All of the above raises the obvious question: if these schools are traditional American charter schools that do nothing more than "follow the state curriculum," as Tansu Cidav, the acting CEO of the Truebright Science Academy in North Philadelphia contends, why is it necessary to hire foreign teachers and coordinate activities nationwide?
A federal document released in 2011 may provide the answer. It posits that Gulen's charter schools may in fact be madrassahs, where students are "brain-washed" to serve as proponents of the New Islamic World Order Gulen purportedly seeks to create.
Former Muslim Brotherhood member Walid Shoebat illuminates the bigger picture. Shoebat, who was highly critical of a CBS "60 Minutes" report on Gulen (who refused to be interviewed for the piece), likens the cleric's movement to the leftist Center for American Progress (CAP) And radical billionaire George Soros. "Both men are extremely wealthy, use that money to surreptitiously spread their ideologies, and like to operate behind the scenes as much as possible," writes Shoebat.
The American Thinker's Janet Levy takes it one step further. After noting that Turkish Prime Minister Recep Tayyip Erdoğan belongs to the AKP political party founded by Gulen upon his arrival in Pennsylvania, she points out that "Turkey is reverting to its historical Ottoman Empire-inspired Islamic fundamentalism," even as "it is pursuing a stealth or cultural jihad against the West, in large part through the efforts of Fethullah Gülen, a Turkish Islamic theologian." In a 1999 video, Gulen himself spoke of a surreptitious plan for taking over the Turkish government: "You must move in the arteries of the system without anyone noticing your existence until you reach all the power centers … until the conditions are ripe … The time is not yet right. You must wait for the time when you are complete and conditions are ripe, until we can shoulder the entire world and carry it[.]"
The movement is well on its way towards achieving that aim. GM is now active in 140 countries. Aside from its charter school empire, other interests including boarding schools, universities, banks, media companies, newspapers, charities, and think tanks.
60 Minutes reporter Leslie Stahl took the typically leftist, see-no-Islamist-evil approach towards complaints about the Gulen schools advancing an Islamic agenda in America, assuring viewers that he promotes "tolerance, inter-faith dialogue and, above all, he promotes education." Yet even Stahl was forced to acknowledge that while Gulen "invites conspiracy theories that he's running Turkey from the Poconos and is bent on global Muslim domination," his movement "does lack transparency: its funding, hierarchy, and ambitions remain hidden–leading our State Department to wonder in cables between Ankara and Washington if Gulen has an 'insidious political agenda.'"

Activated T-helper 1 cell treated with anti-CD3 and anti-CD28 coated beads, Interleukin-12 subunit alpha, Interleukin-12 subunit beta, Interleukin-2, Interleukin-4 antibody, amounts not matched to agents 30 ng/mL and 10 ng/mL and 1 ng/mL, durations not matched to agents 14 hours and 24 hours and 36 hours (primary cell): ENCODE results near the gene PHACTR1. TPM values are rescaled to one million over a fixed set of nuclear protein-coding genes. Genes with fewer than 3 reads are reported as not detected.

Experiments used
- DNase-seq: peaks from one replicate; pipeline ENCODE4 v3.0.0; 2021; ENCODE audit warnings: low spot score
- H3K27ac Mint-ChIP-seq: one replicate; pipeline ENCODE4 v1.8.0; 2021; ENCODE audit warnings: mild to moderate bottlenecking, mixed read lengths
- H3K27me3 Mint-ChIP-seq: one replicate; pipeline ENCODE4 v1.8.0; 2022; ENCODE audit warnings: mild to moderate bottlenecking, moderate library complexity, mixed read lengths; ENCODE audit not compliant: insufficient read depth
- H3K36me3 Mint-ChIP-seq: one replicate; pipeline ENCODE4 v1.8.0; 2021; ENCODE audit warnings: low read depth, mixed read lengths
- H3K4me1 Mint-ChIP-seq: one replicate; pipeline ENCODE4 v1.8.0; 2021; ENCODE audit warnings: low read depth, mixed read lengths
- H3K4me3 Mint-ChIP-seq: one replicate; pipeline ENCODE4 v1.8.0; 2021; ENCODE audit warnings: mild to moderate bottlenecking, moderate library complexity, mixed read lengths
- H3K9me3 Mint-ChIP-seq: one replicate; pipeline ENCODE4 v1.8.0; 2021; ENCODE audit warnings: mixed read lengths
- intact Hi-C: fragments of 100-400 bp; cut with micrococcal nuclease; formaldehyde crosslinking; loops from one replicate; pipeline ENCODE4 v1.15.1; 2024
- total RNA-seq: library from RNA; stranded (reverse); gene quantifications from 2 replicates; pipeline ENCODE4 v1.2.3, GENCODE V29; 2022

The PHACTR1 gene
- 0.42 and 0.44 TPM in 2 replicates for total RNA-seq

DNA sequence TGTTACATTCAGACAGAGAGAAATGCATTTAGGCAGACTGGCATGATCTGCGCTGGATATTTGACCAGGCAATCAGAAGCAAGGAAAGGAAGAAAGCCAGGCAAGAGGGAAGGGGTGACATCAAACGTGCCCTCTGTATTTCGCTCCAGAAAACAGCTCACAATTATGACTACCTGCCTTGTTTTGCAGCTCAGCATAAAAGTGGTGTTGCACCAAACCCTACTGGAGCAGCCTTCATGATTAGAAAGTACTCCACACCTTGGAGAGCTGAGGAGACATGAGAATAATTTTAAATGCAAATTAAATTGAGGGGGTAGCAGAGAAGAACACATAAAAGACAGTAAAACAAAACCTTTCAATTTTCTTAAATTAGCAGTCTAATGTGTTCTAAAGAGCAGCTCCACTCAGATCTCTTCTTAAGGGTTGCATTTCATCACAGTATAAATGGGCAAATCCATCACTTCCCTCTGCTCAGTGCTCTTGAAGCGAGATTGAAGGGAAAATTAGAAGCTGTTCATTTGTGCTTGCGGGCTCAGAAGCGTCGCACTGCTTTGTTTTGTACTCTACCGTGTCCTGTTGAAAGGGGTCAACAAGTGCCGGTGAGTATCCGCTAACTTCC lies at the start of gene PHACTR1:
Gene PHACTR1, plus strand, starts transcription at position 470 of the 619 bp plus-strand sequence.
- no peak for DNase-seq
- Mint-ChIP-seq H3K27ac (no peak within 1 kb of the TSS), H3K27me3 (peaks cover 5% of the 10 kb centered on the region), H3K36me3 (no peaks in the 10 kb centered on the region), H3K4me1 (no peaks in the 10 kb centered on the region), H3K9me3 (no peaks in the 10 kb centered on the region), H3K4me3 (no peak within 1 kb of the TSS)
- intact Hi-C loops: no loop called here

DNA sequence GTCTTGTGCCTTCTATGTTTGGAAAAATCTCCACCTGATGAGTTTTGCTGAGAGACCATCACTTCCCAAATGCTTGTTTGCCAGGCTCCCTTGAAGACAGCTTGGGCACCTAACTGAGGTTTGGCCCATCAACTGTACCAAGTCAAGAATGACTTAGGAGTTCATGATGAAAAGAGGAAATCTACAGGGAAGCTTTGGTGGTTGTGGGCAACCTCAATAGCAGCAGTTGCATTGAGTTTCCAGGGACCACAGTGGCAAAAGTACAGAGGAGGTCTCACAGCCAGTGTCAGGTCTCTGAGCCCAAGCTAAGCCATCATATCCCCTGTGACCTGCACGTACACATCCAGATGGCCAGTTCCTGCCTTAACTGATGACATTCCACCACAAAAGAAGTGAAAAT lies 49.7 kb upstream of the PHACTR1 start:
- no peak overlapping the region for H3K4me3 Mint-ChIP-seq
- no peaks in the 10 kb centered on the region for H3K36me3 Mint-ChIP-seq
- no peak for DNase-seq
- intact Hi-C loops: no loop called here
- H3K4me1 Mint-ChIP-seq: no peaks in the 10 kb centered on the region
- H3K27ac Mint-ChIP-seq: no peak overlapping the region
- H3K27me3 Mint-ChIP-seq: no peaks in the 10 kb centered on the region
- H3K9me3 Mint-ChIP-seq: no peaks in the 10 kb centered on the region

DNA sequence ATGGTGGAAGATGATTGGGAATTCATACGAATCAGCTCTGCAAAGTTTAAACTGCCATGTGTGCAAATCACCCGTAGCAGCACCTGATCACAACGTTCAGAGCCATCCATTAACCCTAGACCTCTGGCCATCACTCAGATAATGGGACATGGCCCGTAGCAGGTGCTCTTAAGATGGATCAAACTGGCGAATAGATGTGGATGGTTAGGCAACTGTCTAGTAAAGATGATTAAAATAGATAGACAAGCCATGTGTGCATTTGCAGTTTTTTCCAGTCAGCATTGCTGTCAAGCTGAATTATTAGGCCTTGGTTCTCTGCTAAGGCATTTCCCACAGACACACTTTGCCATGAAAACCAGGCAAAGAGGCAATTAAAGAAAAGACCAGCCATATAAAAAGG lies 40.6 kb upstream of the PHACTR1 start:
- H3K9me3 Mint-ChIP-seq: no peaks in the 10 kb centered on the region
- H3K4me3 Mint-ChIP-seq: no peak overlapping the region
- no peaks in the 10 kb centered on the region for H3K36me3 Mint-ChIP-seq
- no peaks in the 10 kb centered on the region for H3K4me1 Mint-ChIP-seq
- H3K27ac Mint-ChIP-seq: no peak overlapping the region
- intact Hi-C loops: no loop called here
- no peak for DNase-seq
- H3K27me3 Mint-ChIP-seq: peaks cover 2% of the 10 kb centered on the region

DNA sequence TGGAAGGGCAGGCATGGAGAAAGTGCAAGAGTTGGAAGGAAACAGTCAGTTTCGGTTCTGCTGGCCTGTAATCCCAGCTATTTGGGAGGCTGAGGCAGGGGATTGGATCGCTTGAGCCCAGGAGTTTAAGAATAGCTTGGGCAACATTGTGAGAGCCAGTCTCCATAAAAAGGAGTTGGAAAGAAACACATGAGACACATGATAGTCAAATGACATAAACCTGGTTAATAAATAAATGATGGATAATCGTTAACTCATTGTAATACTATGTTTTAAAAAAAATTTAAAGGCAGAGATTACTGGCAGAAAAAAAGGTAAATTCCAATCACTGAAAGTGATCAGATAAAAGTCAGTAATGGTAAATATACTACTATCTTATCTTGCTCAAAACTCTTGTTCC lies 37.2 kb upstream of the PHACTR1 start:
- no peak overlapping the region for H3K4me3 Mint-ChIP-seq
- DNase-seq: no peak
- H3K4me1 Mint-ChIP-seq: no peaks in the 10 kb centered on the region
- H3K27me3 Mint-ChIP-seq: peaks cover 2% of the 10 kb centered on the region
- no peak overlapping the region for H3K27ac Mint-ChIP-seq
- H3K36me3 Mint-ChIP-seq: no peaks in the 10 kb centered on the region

This is not the first investigation conducted of Gulen's empire. In 2008, members of the Netherlands' Christian Democrat, Labor, and Conservative parties agreed to cut several million euros in government funding for organizations affiliated with Gulen. An investigation ensued when Erik Jan Zürcher, director of the Amsterdam-based International Institute for Social History, along with five former followers who had worked for Gulen, told Dutch television that the Gulen community was moving step-by-step to topple the secular order.
In Pennsylvania, neighbors of Gulen's fortress retreat complain of hearing automatic gunfire and the drone of a surveillance helicopter that constantly searches for intruders. 100 Turkish guards stand watch over the property as well. If this man and his movement–which continues to expand–have nothing to hide, they have a remarkable way of showing it.
As a Turkish observer speaking to the New Republic noted, "No society would tolerate this big of an organization being this untransparent." The FBI's new investigation against Gulen's organization brings us one step closer to exposing what goes on behind the closed doors of Gulen's empire.